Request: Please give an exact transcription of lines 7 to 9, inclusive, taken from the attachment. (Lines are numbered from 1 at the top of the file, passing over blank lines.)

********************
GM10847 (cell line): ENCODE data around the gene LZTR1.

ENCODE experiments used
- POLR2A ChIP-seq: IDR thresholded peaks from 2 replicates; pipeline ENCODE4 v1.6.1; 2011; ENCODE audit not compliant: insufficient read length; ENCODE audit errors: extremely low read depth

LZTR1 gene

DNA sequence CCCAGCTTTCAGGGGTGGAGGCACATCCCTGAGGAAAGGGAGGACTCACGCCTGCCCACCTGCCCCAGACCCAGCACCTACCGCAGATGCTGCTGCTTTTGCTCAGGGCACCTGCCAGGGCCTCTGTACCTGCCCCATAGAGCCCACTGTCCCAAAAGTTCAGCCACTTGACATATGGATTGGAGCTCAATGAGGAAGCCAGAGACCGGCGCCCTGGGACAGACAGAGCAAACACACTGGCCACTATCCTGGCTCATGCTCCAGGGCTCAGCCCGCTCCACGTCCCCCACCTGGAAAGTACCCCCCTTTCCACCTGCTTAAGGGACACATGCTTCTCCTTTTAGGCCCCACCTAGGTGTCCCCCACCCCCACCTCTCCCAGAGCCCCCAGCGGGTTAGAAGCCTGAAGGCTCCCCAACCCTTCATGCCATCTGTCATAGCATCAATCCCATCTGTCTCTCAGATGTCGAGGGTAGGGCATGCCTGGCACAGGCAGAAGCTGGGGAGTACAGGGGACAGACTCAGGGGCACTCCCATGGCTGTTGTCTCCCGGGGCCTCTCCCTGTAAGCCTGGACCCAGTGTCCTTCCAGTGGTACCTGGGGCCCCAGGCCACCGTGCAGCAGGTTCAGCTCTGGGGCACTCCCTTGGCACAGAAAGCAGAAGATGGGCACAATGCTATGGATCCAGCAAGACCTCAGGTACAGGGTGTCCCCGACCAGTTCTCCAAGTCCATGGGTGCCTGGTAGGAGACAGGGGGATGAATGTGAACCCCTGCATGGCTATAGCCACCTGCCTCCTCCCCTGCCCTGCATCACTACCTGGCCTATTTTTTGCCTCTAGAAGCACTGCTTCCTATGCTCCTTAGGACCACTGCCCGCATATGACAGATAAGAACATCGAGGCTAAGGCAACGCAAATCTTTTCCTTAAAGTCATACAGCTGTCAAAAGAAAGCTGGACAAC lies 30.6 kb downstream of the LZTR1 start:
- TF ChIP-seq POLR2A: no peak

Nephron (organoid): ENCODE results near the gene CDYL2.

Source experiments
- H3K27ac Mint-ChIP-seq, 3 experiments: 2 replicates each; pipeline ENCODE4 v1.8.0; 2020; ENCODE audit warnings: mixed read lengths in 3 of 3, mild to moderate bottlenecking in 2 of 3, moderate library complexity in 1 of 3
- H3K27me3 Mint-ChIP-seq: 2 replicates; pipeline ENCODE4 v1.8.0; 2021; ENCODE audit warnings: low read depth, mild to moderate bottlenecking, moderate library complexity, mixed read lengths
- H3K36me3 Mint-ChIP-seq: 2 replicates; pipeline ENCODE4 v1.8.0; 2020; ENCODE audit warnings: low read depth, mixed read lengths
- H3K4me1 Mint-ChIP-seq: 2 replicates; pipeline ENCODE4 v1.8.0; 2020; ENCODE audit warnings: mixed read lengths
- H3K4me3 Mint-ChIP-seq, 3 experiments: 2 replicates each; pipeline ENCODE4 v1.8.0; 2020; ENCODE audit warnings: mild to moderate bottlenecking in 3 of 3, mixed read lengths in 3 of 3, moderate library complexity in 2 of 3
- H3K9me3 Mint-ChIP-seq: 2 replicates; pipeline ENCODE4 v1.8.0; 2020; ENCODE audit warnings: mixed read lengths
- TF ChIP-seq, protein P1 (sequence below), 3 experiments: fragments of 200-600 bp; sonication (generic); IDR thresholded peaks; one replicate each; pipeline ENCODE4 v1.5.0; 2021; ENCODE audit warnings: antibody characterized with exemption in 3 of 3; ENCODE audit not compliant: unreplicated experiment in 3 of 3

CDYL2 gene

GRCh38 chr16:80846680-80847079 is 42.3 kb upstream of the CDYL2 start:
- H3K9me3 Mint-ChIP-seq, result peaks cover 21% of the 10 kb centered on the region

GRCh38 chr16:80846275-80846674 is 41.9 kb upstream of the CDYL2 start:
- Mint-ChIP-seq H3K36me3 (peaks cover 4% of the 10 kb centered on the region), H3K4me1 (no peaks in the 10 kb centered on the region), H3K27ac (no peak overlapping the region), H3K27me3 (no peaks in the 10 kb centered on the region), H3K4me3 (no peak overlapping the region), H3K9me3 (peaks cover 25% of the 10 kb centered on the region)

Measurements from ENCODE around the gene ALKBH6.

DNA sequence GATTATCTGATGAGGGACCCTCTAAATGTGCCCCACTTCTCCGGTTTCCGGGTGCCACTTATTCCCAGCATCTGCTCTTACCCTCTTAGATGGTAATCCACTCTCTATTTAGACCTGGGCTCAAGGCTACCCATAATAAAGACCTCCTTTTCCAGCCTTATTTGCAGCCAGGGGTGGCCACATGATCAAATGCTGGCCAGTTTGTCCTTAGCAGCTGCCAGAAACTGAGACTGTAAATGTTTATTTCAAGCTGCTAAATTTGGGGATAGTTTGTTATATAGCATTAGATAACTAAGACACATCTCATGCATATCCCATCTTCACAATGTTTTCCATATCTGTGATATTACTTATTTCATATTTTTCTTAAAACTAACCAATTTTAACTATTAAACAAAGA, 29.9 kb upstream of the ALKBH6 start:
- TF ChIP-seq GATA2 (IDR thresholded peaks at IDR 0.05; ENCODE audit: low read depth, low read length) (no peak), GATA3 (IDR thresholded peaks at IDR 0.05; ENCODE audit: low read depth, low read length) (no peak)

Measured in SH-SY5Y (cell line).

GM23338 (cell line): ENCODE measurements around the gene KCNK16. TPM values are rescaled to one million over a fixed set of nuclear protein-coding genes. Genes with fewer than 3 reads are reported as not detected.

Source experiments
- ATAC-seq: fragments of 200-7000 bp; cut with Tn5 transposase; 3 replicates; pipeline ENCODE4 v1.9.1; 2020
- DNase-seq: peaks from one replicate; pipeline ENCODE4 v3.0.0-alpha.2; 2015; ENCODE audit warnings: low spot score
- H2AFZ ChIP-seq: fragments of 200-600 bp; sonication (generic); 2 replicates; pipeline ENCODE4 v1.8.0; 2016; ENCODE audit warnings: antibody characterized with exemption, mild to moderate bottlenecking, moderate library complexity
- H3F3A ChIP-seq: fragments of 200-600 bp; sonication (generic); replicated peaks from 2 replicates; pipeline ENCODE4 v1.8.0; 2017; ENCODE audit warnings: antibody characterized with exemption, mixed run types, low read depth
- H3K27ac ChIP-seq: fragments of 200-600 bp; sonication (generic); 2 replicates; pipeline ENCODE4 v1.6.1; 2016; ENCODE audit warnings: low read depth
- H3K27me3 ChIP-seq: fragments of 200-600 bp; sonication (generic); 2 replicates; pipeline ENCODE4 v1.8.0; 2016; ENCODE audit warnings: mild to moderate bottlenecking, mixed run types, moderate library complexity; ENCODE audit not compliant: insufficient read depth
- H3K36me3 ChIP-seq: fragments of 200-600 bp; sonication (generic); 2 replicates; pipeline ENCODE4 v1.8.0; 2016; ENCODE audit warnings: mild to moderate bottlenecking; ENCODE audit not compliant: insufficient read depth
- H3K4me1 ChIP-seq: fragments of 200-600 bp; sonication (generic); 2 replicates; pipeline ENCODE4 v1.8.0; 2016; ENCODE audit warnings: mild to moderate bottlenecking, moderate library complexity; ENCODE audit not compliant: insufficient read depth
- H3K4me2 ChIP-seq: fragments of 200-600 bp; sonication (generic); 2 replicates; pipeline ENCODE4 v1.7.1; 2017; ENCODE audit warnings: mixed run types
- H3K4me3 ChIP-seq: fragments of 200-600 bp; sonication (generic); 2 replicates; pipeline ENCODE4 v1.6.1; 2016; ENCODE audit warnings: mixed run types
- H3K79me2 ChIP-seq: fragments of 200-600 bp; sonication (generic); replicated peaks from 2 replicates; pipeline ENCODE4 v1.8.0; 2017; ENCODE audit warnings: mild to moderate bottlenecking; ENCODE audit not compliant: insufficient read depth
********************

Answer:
Nephron (organoid): ENCODE results near the gene CDYL2.

Source experiments
- H3K27ac Mint-ChIP-seq, 3 experiments: 2 replicates each; pipeline ENCODE4 v1.8.0; 2020; ENCODE audit warnings: mixed read lengths in 3 of 3, mild to moderate bottlenecking in 2 of 3, moderate library complexity in 1 of 3